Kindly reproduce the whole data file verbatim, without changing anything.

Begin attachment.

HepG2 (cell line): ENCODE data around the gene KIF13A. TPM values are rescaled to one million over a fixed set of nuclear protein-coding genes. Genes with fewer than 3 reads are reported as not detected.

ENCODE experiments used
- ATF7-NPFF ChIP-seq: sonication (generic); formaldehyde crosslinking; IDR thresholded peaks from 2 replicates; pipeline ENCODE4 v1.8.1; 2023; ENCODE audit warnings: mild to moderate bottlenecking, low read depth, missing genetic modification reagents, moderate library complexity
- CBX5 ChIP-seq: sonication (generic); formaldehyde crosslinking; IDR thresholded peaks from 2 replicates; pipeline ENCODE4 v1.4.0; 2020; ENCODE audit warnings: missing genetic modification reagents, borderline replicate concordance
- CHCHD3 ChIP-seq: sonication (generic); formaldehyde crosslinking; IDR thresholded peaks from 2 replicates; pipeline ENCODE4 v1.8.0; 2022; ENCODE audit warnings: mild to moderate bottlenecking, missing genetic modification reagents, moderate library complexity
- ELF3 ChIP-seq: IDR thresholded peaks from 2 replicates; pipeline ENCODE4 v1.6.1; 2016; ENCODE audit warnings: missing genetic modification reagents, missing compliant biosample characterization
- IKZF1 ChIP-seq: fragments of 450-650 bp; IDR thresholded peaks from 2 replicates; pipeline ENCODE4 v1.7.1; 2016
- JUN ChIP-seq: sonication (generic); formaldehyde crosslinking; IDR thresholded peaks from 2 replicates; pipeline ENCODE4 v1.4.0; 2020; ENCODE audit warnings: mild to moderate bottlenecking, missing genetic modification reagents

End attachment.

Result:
HepG2 (cell line): ENCODE data around the gene KIF13A. TPM values are rescaled to one million over a fixed set of nuclear protein-coding genes. Genes with fewer than 3 reads are reported as not detected.

ENCODE experiments used
- ATF7-NPFF ChIP-seq: sonication (generic); formaldehyde crosslinking; IDR thresholded peaks from 2 replicates; pipeline ENCODE4 v1.8.1; 2023; ENCODE audit warnings: mild to moderate bottlenecking, low read depth, missing genetic modification reagents, moderate library complexity
- CBX5 ChIP-seq: sonication (generic); formaldehyde crosslinking; IDR thresholded peaks from 2 replicates; pipeline ENCODE4 v1.4.0; 2020; ENCODE audit warnings: missing genetic modification reagents, borderline replicate concordance
- CHCHD3 ChIP-seq: sonication (generic); formaldehyde crosslinking; IDR thresholded peaks from 2 replicates; pipeline ENCODE4 v1.8.0; 2022; ENCODE audit warnings: mild to moderate bottlenecking, missing genetic modification reagents, moderate library complexity
- ELF3 ChIP-seq: IDR thresholded peaks from 2 replicates; pipeline ENCODE4 v1.6.1; 2016; ENCODE audit warnings: missing genetic modification reagents, missing compliant biosample characterization
- IKZF1 ChIP-seq: fragments of 450-650 bp; IDR thresholded peaks from 2 replicates; pipeline ENCODE4 v1.7.1; 2016
- JUN ChIP-seq: sonication (generic); formaldehyde crosslinking; IDR thresholded peaks from 2 replicates; pipeline ENCODE4 v1.4.0; 2020; ENCODE audit warnings: mild to moderate bottlenecking, missing genetic modification reagents